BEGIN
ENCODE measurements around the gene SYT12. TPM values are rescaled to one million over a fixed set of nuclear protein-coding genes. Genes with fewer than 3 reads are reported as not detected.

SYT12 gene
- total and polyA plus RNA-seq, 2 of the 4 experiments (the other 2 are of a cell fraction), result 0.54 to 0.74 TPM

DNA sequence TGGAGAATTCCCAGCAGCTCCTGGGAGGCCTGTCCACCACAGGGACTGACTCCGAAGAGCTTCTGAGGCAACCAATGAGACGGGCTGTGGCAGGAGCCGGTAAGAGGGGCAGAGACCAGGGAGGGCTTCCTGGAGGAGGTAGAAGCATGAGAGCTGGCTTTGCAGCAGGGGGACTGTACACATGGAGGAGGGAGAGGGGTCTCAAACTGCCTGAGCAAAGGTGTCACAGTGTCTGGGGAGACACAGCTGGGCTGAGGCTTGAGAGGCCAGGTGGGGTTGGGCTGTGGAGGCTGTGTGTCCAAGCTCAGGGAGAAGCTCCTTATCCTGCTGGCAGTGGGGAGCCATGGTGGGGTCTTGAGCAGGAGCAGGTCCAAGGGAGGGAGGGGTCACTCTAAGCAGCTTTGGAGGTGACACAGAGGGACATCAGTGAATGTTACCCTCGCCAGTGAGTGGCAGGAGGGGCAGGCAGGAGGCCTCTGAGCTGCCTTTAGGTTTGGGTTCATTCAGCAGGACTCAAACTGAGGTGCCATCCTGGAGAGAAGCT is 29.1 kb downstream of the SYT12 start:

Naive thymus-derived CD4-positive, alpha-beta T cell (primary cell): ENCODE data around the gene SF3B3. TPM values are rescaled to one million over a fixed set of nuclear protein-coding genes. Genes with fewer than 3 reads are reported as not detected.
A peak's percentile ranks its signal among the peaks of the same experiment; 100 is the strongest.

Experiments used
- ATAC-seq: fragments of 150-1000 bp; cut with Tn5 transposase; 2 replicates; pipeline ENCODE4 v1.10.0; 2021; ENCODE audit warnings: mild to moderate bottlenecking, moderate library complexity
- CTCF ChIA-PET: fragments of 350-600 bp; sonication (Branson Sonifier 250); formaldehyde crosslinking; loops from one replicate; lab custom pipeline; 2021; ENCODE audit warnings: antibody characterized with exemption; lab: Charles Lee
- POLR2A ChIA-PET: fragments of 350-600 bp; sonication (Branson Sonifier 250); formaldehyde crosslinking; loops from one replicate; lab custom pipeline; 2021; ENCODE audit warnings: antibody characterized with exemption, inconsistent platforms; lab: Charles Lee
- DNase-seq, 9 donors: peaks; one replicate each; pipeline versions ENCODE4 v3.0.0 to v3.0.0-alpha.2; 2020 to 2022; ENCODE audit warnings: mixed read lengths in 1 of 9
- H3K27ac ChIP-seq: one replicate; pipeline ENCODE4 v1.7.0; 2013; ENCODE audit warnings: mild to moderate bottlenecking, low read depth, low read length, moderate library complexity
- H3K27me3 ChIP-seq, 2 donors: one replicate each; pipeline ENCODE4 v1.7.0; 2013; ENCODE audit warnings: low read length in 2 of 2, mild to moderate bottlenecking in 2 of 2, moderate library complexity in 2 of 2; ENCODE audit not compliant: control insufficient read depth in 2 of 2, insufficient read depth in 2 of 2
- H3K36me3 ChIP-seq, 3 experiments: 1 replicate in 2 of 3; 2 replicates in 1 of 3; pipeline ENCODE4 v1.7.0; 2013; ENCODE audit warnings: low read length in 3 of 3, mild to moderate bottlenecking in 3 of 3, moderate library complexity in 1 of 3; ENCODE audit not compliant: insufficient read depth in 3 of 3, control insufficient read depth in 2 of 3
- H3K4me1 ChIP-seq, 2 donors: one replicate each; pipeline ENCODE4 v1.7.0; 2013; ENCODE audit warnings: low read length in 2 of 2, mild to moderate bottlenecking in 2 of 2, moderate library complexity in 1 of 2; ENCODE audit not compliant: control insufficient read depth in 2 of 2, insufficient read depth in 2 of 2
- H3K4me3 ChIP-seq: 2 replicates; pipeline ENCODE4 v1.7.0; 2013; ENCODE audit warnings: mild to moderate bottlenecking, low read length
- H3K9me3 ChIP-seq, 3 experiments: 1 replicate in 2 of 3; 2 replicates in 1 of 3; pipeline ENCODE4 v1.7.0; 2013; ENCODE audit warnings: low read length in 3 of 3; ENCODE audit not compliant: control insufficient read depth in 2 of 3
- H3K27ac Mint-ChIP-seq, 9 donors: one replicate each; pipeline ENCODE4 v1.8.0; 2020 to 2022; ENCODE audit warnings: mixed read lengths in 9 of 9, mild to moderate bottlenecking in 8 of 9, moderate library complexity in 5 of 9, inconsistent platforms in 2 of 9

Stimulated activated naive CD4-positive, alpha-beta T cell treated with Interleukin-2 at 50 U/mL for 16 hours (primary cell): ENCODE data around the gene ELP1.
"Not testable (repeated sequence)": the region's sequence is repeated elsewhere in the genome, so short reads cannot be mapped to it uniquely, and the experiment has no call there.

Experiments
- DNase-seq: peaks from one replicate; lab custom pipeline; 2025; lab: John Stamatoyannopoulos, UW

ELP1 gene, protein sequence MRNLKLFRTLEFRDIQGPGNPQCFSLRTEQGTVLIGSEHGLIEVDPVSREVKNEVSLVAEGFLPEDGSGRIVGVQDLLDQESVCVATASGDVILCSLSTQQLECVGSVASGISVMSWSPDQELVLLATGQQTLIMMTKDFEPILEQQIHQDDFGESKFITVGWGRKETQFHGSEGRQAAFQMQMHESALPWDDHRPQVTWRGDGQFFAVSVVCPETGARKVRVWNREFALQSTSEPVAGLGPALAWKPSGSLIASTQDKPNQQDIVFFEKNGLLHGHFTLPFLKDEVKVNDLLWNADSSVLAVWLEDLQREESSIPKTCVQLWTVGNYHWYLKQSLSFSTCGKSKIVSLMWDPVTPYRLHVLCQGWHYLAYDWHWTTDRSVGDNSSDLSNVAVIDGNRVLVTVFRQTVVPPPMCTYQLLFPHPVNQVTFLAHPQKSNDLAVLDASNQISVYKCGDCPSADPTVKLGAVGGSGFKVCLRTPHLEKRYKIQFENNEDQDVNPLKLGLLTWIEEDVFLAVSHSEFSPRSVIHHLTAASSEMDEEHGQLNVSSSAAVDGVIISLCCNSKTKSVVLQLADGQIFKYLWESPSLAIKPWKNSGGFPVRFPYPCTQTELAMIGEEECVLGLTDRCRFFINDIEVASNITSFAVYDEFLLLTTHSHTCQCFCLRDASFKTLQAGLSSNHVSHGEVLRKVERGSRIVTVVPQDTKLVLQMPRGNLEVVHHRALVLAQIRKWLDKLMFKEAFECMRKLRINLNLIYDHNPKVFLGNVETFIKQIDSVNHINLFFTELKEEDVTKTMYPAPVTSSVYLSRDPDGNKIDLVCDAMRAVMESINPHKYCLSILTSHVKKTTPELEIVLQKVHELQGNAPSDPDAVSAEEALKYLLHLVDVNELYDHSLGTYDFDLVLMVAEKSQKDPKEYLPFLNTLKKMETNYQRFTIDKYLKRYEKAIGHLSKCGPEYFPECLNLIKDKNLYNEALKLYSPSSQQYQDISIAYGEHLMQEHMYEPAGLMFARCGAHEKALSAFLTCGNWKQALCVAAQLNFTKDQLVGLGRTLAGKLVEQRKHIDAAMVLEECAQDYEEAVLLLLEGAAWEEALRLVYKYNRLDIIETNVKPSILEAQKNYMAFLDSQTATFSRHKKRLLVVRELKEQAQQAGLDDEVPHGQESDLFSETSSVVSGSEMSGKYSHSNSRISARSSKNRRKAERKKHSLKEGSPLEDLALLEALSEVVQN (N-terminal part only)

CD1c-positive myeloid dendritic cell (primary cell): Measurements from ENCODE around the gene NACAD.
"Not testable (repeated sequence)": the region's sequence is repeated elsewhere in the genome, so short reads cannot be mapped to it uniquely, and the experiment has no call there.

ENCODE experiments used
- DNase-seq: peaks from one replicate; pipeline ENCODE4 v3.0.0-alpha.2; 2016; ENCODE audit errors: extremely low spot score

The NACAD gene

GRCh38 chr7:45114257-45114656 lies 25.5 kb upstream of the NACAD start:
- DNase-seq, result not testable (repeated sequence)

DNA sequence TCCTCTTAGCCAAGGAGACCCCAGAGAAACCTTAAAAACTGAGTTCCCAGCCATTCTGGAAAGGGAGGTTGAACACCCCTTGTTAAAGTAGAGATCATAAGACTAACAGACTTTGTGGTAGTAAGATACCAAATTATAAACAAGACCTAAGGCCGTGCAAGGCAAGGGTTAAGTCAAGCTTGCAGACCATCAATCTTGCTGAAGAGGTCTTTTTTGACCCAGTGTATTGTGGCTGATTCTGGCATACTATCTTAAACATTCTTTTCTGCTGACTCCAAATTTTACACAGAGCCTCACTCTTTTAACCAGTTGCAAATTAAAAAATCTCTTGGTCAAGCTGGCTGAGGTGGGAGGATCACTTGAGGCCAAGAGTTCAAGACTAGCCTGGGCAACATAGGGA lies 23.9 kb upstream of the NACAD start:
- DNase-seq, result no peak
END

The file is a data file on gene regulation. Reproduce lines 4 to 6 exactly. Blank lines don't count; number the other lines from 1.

DNA sequence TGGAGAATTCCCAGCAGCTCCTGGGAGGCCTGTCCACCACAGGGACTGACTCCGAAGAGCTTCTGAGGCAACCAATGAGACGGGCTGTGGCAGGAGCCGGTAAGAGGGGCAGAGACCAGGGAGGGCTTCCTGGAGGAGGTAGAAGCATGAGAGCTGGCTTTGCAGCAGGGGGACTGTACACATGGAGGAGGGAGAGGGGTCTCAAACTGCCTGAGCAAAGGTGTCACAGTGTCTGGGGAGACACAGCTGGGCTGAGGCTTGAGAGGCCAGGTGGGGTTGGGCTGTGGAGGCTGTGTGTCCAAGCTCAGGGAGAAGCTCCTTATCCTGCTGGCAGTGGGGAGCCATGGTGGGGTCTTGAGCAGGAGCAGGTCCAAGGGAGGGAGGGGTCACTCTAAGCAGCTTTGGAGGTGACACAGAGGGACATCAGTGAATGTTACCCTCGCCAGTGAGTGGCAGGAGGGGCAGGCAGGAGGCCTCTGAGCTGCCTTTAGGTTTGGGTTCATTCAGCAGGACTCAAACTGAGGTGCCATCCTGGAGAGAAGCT is 29.1 kb downstream of the SYT12 start:

Naive thymus-derived CD4-positive, alpha-beta T cell (primary cell): ENCODE data around the gene SF3B3. TPM values are rescaled to one million over a fixed set of nuclear protein-coding genes. Genes with fewer than 3 reads are reported as not detected.
A peak's percentile ranks its signal among the peaks of the same experiment; 100 is the strongest.